The New Nordic kitchen isn’t dead yet, but it’s certainly taking a beating.
“Thanks to the countless wannabes who have foraged in Noma’s wake, New Nordic has run its course as a global food movement,” wrote Michael Booth (author of The Almost Nearly Perfect People: The Myth of the Scandinavian Utopia) in an article for Vice last winter. “Too often, when you dine with the leather-apron-and-beard brigade … you feel short-changed by miserly portions, misused techniques and ‘poverty’ ingredients.”
Meanwhile, in a recent review of Noma co-founder Claus Meyer’s restaurant Agern, at New York’s Grand Central Station, writer Adam Platt warned that: “although still influential, the great Scandi craze has begun its inevitable descent from the height of fashion into the realm of parody”.
Culinary trends rise and fall like empires. A decade or so ago, much of the world was still in thrall to the molecular gastronomy movement, exemplified by restaurants such as El Bulli in Spain, whose proponents performed circus tricks and sought to make food look like its opposite (“It appears to be meat but it’s actually fruit. It looks like fruit but it’s made of meat”).
Little wonder that the New Nordic movement – whose watchwords were local and seasonal – swept aside those culinary trapeze acts and ushered in a new era of dining, which once again made food look and taste as simple and as natural as possible.
Yet, like molecular gastronomy before it, there are signs that influence of the New Nordic kitchen may be waning. One anecdotal indication is the sense that some chefs are trying to shake off the label. A more interesting sign lies in the kind of restaurants recently opening in Copenhagen – especially in the mid-range. Italian food, in particular, appears to be in the ascendancy.
Take the past 12 months alone. Last November saw a casual trattoria called Italo Disco open on Oehlenschlægersgade. Osteria 16 then expanded their local empire, launching Spaghetteria on an unfashionable strip near Vesterport. Bevi Bevi – the Oehlenschlægersgade bar loved for its Aperol spritzes and sharing plates – opened a sister restaurant up the road. At the start of the summer, Il Buco launched La Banchina, a waterside restaurant in Refshaleøen. And this autumn saw two Italian restaurants open – No. 31, on Frederiksborggade, and Forketta, which moved from Torvehallerne to new digs on Ryesgade.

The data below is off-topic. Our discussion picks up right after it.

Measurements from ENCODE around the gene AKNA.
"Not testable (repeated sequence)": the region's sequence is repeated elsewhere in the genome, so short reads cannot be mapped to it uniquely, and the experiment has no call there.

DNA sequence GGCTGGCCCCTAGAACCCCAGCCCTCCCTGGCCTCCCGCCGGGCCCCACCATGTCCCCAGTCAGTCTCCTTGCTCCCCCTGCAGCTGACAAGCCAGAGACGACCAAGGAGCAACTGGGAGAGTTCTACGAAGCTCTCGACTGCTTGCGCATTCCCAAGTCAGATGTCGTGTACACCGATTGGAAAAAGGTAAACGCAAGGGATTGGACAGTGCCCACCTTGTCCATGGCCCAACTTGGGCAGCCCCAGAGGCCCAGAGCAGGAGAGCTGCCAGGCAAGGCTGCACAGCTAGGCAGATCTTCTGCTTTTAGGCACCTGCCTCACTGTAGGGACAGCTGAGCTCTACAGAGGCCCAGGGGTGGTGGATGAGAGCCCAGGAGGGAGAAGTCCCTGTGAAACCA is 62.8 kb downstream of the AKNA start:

Then there’s Rufino Osteria, which may be the best of the bunch. Launched on April Fool’s Day by three Italians – Alberto Sala, who’s from Piedmont, and chefs Alessandro Ciofani and Paolo Bonelli, who are Roman – it occupies an unassuming spot on the corner of Strandgade and Torvegade, in Christianshavn. Despite – or perhaps because of – its somewhat subterranean setting, Rufino is a convivial place, with a large communal table, plus cosier tables for couples (you may even find yourself wondering if there’s an Italian word for hygge). “We had in mind a social place more than just a restaurant,” Sala says.
Rufino has a short menu, which changes often, and an interesting mix of Italian wines. The authentic cooking is inspired by the chefs’ Roman heritage. Sala says they try to use as many local products as possible and to be sustainable. The emphasis should be on “the taste of the ingredients by their combination in the plate, without too many sauces, foams or airs,” Sala says.
“As many Nordic restaurants have proved, often simple tastes are more effective and the modern tendency is to recover an aspect of cooking that was lost a little.”
In a nod, perhaps, to the culinary ties connecting their heritage with that of their adopted city, Rufino recently launched “Don’t Tell Our Granmas!” – a Sunday lunch which sees a non-Italian chef invited to give diners their own interpretation of Italian cuisine. A recent Sunday in late October saw Relæ’s Australian sous-chef Scott Chancellor take on the challenge.
As Sala puts it, the traditional Sunday lunch in Italy is “something serious, but we would like to mess with it a bit”. The influence of the new Nordic kitchen may be in decline, then, but its legacy lives on in surprising ways – including at Italian restaurants on the very street where Noma long ago made its name. M
Strandgade 14, KBH